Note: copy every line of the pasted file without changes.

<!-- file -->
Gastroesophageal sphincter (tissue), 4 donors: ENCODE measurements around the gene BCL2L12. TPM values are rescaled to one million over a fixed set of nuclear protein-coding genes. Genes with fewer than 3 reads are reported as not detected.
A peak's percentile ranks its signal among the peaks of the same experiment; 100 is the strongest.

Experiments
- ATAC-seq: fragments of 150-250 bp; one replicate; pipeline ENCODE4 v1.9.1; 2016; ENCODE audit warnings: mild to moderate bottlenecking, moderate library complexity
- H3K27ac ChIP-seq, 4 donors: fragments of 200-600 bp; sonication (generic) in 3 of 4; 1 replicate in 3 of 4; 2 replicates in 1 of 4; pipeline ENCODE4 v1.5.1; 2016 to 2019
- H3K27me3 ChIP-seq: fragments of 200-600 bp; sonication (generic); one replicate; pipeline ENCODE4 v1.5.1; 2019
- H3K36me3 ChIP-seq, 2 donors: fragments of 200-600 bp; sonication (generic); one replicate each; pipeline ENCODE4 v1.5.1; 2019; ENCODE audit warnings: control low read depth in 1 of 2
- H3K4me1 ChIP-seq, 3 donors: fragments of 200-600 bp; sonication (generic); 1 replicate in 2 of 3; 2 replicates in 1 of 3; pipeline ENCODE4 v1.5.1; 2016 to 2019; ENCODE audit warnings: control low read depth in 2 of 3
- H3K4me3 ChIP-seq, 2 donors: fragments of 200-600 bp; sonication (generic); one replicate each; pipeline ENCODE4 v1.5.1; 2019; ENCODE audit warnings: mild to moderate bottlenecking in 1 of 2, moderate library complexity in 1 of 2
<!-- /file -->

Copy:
Gastroesophageal sphincter (tissue), 4 donors: ENCODE measurements around the gene BCL2L12. TPM values are rescaled to one million over a fixed set of nuclear protein-coding genes. Genes with fewer than 3 reads are reported as not detected.
A peak's percentile ranks its signal among the peaks of the same experiment; 100 is the strongest.

Experiments
- ATAC-seq: fragments of 150-250 bp; one replicate; pipeline ENCODE4 v1.9.1; 2016; ENCODE audit warnings: mild to moderate bottlenecking, moderate library complexity
- H3K27ac ChIP-seq, 4 donors: fragments of 200-600 bp; sonication (generic) in 3 of 4; 1 replicate in 3 of 4; 2 replicates in 1 of 4; pipeline ENCODE4 v1.5.1; 2016 to 2019
- H3K27me3 ChIP-seq: fragments of 200-600 bp; sonication (generic); one replicate; pipeline ENCODE4 v1.5.1; 2019
- H3K36me3 ChIP-seq, 2 donors: fragments of 200-600 bp; sonication (generic); one replicate each; pipeline ENCODE4 v1.5.1; 2019; ENCODE audit warnings: control low read depth in 1 of 2
- H3K4me1 ChIP-seq, 3 donors: fragments of 200-600 bp; sonication (generic); 1 replicate in 2 of 3; 2 replicates in 1 of 3; pipeline ENCODE4 v1.5.1; 2016 to 2019; ENCODE audit warnings: control low read depth in 2 of 3
- H3K4me3 ChIP-seq, 2 donors: fragments of 200-600 bp; sonication (generic); one replicate each; pipeline ENCODE4 v1.5.1; 2019; ENCODE audit warnings: mild to moderate bottlenecking in 1 of 2, moderate library complexity in 1 of 2